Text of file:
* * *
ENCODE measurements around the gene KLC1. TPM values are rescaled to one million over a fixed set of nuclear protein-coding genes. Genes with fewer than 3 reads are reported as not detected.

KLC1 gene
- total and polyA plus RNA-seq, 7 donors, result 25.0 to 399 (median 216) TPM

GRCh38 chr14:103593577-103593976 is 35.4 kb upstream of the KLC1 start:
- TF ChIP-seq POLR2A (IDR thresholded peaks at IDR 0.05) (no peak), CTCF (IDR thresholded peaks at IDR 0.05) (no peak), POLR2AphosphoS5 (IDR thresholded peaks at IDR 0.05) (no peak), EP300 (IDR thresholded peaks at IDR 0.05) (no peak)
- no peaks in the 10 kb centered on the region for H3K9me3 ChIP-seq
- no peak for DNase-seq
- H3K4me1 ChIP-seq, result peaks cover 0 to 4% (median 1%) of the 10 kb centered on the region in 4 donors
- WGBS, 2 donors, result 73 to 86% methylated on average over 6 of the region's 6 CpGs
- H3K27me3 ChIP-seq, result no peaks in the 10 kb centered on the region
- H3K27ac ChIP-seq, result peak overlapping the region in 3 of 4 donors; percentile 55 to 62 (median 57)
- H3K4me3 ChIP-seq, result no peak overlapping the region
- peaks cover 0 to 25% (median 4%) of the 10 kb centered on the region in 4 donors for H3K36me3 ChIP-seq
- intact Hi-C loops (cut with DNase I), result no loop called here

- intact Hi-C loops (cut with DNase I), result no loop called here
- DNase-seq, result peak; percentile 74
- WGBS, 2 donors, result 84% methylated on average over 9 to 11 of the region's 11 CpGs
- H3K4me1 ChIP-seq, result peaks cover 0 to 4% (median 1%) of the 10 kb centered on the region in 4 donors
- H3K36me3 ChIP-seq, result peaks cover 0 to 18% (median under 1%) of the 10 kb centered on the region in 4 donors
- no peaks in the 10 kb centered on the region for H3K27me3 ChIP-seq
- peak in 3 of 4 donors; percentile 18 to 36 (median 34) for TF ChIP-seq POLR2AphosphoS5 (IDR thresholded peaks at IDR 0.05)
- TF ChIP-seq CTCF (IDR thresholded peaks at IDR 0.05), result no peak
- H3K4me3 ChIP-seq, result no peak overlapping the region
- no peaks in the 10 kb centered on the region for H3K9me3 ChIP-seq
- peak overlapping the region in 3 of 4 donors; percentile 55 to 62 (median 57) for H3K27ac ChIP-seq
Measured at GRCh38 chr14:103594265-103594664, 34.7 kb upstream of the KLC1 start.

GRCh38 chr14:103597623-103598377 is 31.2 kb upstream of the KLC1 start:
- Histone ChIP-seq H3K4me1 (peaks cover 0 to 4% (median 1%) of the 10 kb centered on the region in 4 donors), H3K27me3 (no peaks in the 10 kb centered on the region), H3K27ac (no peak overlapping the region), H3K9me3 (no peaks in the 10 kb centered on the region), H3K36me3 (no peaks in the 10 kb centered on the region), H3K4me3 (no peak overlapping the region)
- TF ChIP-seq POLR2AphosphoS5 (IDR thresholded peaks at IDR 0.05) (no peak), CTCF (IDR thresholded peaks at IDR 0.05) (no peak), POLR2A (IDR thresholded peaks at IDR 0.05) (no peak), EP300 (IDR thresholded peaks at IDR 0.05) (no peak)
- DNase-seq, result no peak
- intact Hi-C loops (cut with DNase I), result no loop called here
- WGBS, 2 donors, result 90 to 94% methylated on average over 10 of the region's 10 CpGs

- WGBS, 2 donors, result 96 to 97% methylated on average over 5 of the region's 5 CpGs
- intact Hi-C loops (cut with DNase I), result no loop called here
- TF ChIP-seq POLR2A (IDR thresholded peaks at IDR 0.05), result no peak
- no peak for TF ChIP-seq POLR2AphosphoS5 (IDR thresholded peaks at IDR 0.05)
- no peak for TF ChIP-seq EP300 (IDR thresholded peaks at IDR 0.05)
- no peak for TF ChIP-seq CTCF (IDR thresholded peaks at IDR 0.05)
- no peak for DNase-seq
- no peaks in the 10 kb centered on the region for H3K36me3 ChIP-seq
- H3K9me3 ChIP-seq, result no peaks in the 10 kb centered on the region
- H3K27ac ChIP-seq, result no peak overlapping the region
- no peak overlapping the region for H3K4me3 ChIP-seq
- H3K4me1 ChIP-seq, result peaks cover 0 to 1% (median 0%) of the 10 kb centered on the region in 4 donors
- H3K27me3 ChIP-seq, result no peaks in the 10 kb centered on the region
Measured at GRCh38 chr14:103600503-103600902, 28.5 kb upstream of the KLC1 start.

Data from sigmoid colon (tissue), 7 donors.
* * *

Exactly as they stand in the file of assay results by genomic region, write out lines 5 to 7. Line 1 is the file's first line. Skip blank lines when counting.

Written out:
- TF ChIP-seq POLR2A (IDR thresholded peaks at IDR 0.05) (no peak), CTCF (IDR thresholded peaks at IDR 0.05) (no peak), POLR2AphosphoS5 (IDR thresholded peaks at IDR 0.05) (no peak), EP300 (IDR thresholded peaks at IDR 0.05) (no peak)
- no peaks in the 10 kb centered on the region for H3K9me3 ChIP-seq
- no peak for DNase-seq